Mexican President-elect Andrés Manuel López Obrador has announced that his government will cancel a partially built $13.3bn new airport for Mexico City.
The latest announcement follows a four-day public referendum launched by López Obrador to gauge public opinion about the construction of the airport.
During the referendum, the majority of the Mexican people voted down the project, which is nearly one-third complete.
They supported López Obrador’s plan to keep the existing airport and construct a terminal and two runways to a military base north of Mexico City.
It is estimated that scrapping the project may cost approximately $5bn.
During his election campaign, López Obrador repeatedly criticised the airport project and alleged that the project is riddled with corruption and it would be expensive to maintain the new airport due to the geological complexity of the terrain.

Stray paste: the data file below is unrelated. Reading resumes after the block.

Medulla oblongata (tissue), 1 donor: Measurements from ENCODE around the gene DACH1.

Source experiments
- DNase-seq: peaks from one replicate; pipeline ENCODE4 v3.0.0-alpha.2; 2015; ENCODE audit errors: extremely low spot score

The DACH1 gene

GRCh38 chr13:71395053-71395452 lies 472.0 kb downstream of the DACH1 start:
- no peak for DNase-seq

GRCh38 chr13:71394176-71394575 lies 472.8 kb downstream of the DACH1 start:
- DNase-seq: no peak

However, recently he promised to rope in business leaders to complete the new international airport at Mexico City at a lower cost.
However, the decision to scrap the Mexico City Airport project has not gone down well with the country’s business leaders and investors, who said the decision is a portentous sign of López Obrador’s incoming government’s respect to contracts.
It was estimated that the new airport would create up to 450,000 jobs while providing a new facility to decongest Mexico City’s ageing main airport.